A gentle, affectionate take on familiar middle-grade issues and the joys of reading.  (Fiction. 7-10)

READ REVIEW

YEAR OF THE BOOK

From the Anna Wang series , Vol. 1

In what promises to be a reading year, 10-year-old Anna Wang finds real-life friends as well.

Fourth grade is not turning out well for Anna. Her friend Laura is now part of a threesome that excludes her; she’s become uncomfortable about her mother’s cleaning job and her family’s different traditions; and she struggles in Chinese school. Luckily her teachers encourage their students’ independent reading, and, even better, Anna is the kind of reader who can lose herself in a story. Anna’s own story, conveyed in a first-person, present-tense voice, is one of developing empathy. Early on, her mother says, “It’s time you must think about other people.” Over the year she has significant interactions with her crossing-guard friend Ray; her mother’s elderly employer, Mr. Shepherd; and her new friend Camille, and she also achieves a growing understanding of Laura’s family problems. As a result, Anna learns to think about the people around her just as she cares about fictional characters. Good readers will enjoy the frequent references to well-known children’s literature titles and may even be prompted to seek new ones out. Halpin’s grayscale illustrations and occasional Chinese characters (introduced in a glossary at the beginning) add interest, and instructions for sewing a lunch bag are included at the end.                                                                                                                      

A gentle, affectionate take on familiar middle-grade issues and the joys of reading.  (Fiction. 7-10)

Pub Date: May 22, 2012

ISBN: 978-0-547-68463-5

Page Count: 160

Publisher: Houghton Mifflin

Review Posted Online: Feb. 15, 2012

Kirkus Reviews Issue: March 1, 2012

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Funny, silly, and fairly empathetic—and perhaps even consoling to young, impulsive people who hope to be better (someday).

THE BEST OF IGGY

The portrait of a boy as a young rascal: Iggy doesn’t really mean to be “bad,” does he?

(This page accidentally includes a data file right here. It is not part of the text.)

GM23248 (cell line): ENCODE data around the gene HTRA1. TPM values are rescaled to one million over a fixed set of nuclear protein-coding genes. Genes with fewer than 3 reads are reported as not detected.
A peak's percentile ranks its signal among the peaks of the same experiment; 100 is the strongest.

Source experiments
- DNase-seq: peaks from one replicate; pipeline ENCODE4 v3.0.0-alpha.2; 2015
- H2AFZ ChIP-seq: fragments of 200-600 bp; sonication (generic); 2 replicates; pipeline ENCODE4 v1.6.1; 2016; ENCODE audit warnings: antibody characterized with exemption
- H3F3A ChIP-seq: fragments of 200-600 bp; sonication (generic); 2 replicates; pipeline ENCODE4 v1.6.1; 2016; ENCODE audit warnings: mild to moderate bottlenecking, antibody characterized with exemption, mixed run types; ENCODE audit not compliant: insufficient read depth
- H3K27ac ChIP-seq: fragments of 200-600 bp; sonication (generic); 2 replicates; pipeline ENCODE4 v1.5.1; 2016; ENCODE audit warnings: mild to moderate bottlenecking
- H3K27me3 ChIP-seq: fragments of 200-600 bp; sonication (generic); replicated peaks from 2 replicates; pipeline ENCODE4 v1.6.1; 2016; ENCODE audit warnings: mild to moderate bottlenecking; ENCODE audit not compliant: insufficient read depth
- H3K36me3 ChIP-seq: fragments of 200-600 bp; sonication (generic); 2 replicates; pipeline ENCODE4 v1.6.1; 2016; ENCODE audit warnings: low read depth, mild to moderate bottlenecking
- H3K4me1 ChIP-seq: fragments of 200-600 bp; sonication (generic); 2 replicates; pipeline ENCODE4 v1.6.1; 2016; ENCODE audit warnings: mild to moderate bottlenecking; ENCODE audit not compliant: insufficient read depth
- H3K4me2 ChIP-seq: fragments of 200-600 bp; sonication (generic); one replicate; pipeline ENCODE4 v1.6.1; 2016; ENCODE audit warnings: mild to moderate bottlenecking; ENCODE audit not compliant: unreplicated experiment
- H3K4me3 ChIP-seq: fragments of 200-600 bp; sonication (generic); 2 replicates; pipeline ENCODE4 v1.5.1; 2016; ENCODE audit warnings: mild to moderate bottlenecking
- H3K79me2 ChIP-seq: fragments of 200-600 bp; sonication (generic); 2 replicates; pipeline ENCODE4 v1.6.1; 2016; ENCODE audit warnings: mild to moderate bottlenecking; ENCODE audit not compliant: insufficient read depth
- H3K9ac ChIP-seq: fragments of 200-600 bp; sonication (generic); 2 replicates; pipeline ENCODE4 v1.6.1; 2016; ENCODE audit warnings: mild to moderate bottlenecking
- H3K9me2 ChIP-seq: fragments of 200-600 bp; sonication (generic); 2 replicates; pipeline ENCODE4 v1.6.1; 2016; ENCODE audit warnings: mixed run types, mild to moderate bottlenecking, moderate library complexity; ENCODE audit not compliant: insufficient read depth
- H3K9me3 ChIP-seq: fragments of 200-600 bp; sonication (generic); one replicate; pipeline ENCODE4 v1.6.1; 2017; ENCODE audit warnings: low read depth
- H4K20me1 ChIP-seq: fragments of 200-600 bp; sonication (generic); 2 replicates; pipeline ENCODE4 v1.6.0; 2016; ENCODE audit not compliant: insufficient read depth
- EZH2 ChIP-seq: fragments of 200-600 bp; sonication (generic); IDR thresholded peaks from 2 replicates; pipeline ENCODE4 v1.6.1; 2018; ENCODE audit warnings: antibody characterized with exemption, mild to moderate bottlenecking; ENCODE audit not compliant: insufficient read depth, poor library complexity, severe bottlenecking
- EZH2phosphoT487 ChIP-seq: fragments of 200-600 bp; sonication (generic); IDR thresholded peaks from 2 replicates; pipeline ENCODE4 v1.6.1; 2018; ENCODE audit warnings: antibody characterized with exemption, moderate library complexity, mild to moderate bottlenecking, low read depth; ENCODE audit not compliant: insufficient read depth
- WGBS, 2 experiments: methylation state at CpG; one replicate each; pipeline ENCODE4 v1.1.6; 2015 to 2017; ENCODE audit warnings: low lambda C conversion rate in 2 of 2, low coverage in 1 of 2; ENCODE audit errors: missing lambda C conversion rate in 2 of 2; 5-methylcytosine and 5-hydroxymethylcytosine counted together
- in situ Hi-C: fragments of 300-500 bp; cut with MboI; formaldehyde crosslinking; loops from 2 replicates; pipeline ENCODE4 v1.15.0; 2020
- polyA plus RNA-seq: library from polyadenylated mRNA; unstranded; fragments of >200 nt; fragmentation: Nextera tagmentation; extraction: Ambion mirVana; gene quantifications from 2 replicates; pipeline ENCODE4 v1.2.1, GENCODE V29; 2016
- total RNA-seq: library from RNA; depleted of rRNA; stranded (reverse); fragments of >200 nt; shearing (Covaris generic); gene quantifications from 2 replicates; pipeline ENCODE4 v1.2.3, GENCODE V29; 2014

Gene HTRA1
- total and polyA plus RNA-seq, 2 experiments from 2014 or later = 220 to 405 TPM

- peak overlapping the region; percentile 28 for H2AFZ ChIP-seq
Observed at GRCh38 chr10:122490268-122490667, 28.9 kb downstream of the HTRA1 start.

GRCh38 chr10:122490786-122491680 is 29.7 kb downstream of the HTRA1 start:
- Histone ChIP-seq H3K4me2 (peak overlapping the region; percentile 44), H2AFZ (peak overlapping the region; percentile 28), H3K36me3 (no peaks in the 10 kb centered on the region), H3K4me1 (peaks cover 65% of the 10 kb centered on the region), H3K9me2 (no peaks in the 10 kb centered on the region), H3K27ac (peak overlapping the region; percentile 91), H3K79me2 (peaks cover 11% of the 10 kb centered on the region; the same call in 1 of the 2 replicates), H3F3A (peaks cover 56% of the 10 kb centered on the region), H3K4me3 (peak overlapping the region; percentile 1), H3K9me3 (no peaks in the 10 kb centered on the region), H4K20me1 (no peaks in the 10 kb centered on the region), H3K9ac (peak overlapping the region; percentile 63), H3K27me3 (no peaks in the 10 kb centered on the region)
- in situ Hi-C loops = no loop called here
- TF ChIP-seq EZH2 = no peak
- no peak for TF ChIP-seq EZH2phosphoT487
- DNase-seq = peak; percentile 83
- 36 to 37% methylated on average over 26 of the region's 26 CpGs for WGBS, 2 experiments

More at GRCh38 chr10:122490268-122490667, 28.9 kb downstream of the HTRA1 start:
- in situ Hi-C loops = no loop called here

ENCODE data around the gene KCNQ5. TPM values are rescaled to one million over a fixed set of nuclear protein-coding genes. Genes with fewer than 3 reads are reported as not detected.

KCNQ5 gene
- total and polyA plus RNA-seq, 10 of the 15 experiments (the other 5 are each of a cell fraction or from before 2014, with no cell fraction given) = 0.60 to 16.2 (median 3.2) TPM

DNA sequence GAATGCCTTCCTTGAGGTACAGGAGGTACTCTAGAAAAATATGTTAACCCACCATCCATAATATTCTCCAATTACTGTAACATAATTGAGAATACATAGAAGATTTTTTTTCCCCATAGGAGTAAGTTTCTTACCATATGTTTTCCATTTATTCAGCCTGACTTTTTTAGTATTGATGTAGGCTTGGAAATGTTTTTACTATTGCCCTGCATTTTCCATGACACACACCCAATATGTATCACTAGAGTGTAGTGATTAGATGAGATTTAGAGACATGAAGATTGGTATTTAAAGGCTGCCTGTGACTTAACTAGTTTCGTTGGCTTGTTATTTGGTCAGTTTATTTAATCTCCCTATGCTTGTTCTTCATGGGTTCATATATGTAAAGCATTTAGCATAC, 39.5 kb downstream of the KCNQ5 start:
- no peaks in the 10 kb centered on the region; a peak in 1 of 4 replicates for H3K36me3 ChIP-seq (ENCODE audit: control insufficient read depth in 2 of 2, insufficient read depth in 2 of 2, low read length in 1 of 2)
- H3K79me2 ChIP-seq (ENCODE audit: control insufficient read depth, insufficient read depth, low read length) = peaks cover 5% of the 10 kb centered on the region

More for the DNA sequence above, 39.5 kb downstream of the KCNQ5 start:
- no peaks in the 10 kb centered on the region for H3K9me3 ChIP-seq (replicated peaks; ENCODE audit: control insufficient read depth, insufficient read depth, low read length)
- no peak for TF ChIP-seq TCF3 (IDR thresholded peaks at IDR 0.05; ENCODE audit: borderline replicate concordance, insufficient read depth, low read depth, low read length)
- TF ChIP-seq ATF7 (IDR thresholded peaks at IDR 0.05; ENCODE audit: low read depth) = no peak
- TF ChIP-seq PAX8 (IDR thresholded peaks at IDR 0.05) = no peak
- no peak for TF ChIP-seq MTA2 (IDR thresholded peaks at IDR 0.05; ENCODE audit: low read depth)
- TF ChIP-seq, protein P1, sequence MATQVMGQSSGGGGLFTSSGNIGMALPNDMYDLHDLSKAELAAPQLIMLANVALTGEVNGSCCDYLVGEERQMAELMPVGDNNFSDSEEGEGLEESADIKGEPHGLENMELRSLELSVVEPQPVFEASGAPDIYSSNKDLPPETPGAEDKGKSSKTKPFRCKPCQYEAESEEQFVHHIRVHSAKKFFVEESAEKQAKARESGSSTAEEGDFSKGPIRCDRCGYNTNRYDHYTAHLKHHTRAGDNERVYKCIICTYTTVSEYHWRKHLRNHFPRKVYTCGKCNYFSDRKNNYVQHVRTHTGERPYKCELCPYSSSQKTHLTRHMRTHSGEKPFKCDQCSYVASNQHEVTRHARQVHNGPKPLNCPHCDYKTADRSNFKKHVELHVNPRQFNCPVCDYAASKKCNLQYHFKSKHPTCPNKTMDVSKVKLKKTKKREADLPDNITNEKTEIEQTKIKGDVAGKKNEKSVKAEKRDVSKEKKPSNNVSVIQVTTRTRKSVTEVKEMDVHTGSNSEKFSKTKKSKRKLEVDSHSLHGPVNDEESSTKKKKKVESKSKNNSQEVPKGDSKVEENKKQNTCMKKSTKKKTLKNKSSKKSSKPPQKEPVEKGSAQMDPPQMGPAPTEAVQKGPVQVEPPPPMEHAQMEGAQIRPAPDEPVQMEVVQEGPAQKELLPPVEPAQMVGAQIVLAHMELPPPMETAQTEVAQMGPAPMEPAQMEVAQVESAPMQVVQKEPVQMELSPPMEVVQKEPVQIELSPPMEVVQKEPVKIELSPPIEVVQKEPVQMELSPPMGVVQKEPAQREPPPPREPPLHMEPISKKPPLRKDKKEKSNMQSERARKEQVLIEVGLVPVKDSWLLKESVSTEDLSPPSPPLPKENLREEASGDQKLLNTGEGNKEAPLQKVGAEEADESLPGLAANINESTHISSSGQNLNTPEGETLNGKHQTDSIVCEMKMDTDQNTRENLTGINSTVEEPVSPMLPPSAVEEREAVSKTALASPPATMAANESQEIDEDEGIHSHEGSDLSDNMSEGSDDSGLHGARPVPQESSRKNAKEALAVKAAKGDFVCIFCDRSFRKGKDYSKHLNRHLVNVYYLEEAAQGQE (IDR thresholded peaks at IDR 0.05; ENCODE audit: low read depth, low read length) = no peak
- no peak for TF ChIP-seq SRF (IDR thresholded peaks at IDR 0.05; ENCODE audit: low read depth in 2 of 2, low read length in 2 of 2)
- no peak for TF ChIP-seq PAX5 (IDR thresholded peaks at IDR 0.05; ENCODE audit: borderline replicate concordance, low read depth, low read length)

A narrator in an amusing direct address and somewhat adult voice serves as both apologist and somewhat bemused observer of three incidents recounted in 20 very short chapters. Iggy Frangi is 9 and in fourth grade. He likes his teacher and tolerates his family—mother, father, sisters Maribel (older) and Molly (younger). Like many people his age, Iggy doesn’t realize that something is wrong with what he is doing until either he is in the middle of doing it (and is reprimanded) or until it’s too late. Ricks’ cartoon illustrations portray Iggy and his family as white-presenting and his lively friends as slim boys with dark skin of various shades. In the first story Iggy defends his own honor and dignity with a strategy involving a skateboard, ladder, and trampoline in a way that only just avoids complete disaster. In the second, Iggy’s flair for going big gets slightly out of hand when he “los[es] his mind” in an incident involving shaving cream and lipstick. The third story involves his teacher and a minor injury and is an incident Iggy regrets “even years later.” Authorial asides combine with amusing cartoons (the universal strikethrough symbol is enlivened by repetitions of “nope” forming the outer circle) to enlist readers as co-conspirators.

Funny, silly, and fairly empathetic—and perhaps even consoling to young, impulsive people who hope to be better (someday). (Fiction. 7-10)

Pub Date: Jan. 21, 2020

ISBN: 978-1-9848-1330-5

Page Count: 144

Publisher: Putnam

Review Posted Online: Oct. 13, 2019

Kirkus Reviews Issue: Nov. 1, 2019

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Readers will enjoy this sequel from a plot perspective and will learn how to play-act a trial, though they may not engage...

THE LEMONADE CRIME

From the Lemonade War series , Vol. 2

This sequel to The Lemonade War (2007), picking up just a few days later, focuses on how the fourth graders take justice into their own hands after learning that the main suspect in the case of the missing lemonade-stand money now owns the latest in game-box technology.

Siblings Evan and Jessie (who skipped third grade because of her precocity) are sure Scott Spencer stole the $208 from Evan’s shorts and want revenge, especially as Scott’s new toy makes him the most popular kid in class, despite his personal shortcomings. Jessie’s solution is to orchestrate a full-blown trial by jury after school, while Evan prefers to challenge Scott in basketball. Neither channel proves satisfactory for the two protagonists (whose rational and emotional reactions are followed throughout the third-person narrative), though, ultimately, the matter is resolved. Set during the week of Yom Kippur, the story raises beginning questions of fairness, integrity, sin and atonement. Like John Grisham's Theodore Boone, Kid Lawyer (2010), much of the book is taken up with introducing courtroom proceedings for a fourth-grade level of understanding. Chapter headings provide definitions  (“due diligence,” “circumstantial evidence,” etc.) and explanation cards/documents drawn by Jessie are interspersed.

Readers will enjoy this sequel from a plot perspective and will learn how to play-act a trial, though they may not engage with the characters enough to care about how the justice actually pans out. (Fiction. 8-10)

Pub Date: May 2, 2011

ISBN: 978-0-547-27967-1

Page Count: 160

Publisher: Houghton Mifflin

Review Posted Online: April 5, 2011

Kirkus Reviews Issue: April 15, 2011

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